Before then there was one more transaction which involved a deficit on capital account. Late in December 1960 South Africa, which had repaid its earlier drawing from the Fund, sought to draw $18.75 million, which would raise the Fund’s holdings of its currency from 75 per cent to 87.5 per cent of its quota. On this occasion, South Africa’s balance of payments on current account was in surplus, and the large decline in reserves which prompted the member’s request was caused by a substantial outflow of capital. A large part of the outflow consisted of the withdrawal of foreign capital invested in South Africa, both portfolio and direct investment, and of contractual repayments on loans. It appeared doubtful whether the capital outflow would end during the ensuing year, especially in view of further contractual repayments falling due. As the Managing Director pointed out to the Board, such repayments would count as current transactions under the definition in Article XIX (i).

Commenting on the request, Mr. Lieftinck said that everyone would agree that the case would have been stronger if the strain on the balance of payments had been concentrated on the current account instead of the capital account. However, the drawing would be within the gold tranche, which the Fund had agreed belonged to the free reserves of the member countries. For that reason he supported the drawing, which was approved. It would appear that the consideration which Mr. Lieftinck advanced was regarded as decisive.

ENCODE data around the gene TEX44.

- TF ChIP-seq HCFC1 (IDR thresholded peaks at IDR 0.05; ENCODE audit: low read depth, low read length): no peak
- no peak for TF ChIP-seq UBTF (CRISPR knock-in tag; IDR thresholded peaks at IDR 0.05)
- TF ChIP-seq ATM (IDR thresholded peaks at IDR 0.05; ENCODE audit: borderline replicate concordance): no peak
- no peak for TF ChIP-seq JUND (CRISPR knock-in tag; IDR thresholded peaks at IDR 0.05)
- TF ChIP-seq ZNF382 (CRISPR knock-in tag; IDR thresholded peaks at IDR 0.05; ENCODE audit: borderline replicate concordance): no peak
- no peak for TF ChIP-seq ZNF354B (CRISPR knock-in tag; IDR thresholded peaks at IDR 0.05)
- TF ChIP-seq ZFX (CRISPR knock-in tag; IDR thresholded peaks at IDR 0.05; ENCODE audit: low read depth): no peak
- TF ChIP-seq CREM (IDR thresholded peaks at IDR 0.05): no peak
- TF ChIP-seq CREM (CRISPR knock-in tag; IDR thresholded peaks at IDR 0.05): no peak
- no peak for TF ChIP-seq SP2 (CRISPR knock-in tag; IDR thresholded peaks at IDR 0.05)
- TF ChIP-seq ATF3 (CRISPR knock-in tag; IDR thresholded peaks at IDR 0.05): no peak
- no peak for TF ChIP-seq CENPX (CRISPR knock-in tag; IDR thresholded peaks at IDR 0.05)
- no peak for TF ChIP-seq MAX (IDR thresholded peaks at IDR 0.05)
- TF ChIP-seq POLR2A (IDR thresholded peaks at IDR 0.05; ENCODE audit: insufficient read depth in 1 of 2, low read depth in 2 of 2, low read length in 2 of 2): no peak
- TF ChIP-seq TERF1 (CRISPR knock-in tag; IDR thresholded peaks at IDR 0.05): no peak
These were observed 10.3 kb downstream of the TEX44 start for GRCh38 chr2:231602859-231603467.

Clarification of 1946 decision

On February 10, 1961, the Managing Director proposed to the Board for consideration five issues concerned with the future activities of the Fund. The fifth of these was set out by Mr. Jacobsson as follows:

In recent years there have been a number of movements of international reserves between monetary centers, for which capital as well as current transactions have been responsible. Some of these movements are a normal feature of international business under conditions of widespread convertibility and freedom of transfers, which are most certainly welcomed by the Fund. The manner in which the Fund’s resources can be made available to countries whose reserves are temporarily reduced by certain of these movements involves a number of questions. Some of these questions have arisen from time to time during discussions in the Board and it has been pointed out that the concept of “current” transactions under the Articles is a good deal wider than it is in common statistical usage. These questions merit examination in the light of the needs of the member countries under present-day circumstances.